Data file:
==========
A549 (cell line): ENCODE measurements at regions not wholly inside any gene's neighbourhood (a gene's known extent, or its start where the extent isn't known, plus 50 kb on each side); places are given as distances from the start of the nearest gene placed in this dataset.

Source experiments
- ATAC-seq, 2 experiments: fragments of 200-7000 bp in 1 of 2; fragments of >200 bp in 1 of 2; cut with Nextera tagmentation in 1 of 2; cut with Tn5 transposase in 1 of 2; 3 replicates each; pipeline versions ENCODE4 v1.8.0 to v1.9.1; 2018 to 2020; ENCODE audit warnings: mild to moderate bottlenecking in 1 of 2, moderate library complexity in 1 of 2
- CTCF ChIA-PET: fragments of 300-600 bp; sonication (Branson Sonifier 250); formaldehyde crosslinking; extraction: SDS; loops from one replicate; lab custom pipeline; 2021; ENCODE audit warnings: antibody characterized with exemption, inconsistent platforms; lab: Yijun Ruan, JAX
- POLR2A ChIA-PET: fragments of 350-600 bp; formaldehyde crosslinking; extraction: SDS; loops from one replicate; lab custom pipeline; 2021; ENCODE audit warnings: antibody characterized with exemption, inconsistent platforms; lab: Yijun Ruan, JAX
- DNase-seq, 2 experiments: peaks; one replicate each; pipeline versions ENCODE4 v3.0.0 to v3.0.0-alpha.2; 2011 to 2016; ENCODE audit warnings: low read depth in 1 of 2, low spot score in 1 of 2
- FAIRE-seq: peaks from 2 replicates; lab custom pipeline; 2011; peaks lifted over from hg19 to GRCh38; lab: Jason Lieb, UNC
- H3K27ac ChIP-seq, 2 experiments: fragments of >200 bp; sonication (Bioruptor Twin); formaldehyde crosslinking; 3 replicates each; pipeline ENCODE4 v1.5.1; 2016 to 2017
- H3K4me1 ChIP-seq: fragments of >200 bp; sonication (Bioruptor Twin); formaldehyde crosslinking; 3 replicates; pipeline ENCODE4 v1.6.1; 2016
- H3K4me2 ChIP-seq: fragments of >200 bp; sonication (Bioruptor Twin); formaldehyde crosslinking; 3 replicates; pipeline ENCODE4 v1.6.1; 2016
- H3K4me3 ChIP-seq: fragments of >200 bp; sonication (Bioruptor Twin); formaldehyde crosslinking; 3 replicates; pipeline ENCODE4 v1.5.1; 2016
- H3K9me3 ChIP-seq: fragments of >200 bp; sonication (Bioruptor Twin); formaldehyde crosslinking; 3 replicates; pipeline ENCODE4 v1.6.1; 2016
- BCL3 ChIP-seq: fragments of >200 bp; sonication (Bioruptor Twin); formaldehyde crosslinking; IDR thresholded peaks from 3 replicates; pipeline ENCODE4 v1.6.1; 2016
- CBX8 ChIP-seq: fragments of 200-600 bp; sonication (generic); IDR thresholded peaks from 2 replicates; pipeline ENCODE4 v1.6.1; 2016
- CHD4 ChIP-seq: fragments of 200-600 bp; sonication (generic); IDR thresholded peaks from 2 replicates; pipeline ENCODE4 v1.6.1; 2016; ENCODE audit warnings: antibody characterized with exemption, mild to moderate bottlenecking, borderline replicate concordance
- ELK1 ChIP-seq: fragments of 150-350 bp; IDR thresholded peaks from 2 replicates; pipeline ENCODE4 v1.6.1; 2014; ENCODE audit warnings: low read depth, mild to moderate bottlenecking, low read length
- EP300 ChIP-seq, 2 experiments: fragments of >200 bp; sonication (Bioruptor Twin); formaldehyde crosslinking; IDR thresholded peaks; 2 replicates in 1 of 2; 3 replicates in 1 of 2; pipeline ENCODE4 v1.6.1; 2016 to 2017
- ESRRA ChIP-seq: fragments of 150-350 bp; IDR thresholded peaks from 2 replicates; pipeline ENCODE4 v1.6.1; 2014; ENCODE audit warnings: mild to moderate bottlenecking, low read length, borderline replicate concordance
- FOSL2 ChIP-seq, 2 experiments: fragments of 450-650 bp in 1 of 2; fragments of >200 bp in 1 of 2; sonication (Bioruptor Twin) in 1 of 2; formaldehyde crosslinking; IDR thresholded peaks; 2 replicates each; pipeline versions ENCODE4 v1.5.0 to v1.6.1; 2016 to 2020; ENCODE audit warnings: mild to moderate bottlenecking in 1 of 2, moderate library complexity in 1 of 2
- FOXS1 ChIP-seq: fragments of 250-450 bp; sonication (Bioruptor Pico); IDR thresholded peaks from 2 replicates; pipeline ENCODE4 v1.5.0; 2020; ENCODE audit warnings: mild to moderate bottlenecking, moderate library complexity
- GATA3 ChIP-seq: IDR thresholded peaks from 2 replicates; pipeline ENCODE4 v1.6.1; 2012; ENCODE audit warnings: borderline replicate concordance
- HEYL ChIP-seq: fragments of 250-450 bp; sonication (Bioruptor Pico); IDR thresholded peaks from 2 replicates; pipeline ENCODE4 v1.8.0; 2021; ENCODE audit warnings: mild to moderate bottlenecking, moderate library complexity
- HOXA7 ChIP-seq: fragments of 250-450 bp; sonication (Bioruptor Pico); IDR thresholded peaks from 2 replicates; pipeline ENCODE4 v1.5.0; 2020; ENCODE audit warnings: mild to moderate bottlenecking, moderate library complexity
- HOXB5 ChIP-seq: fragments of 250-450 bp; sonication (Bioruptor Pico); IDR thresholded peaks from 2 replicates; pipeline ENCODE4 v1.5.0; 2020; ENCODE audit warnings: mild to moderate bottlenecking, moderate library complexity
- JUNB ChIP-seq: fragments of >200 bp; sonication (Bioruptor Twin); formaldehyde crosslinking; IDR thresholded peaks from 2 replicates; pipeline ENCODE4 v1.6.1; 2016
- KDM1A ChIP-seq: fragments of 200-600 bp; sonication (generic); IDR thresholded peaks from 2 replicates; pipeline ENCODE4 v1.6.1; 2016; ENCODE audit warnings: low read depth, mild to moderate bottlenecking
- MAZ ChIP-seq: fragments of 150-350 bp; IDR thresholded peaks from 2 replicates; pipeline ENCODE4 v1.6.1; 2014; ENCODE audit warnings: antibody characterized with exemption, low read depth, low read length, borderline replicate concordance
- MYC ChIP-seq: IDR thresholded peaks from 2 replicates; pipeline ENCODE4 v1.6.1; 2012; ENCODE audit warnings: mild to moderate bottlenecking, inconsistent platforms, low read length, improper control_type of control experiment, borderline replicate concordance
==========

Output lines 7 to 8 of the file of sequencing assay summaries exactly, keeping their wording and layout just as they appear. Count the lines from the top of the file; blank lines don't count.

- FAIRE-seq: peaks from 2 replicates; lab custom pipeline; 2011; peaks lifted over from hg19 to GRCh38; lab: Jason Lieb, UNC
- H3K27ac ChIP-seq, 2 experiments: fragments of >200 bp; sonication (Bioruptor Twin); formaldehyde crosslinking; 3 replicates each; pipeline ENCODE4 v1.5.1; 2016 to 2017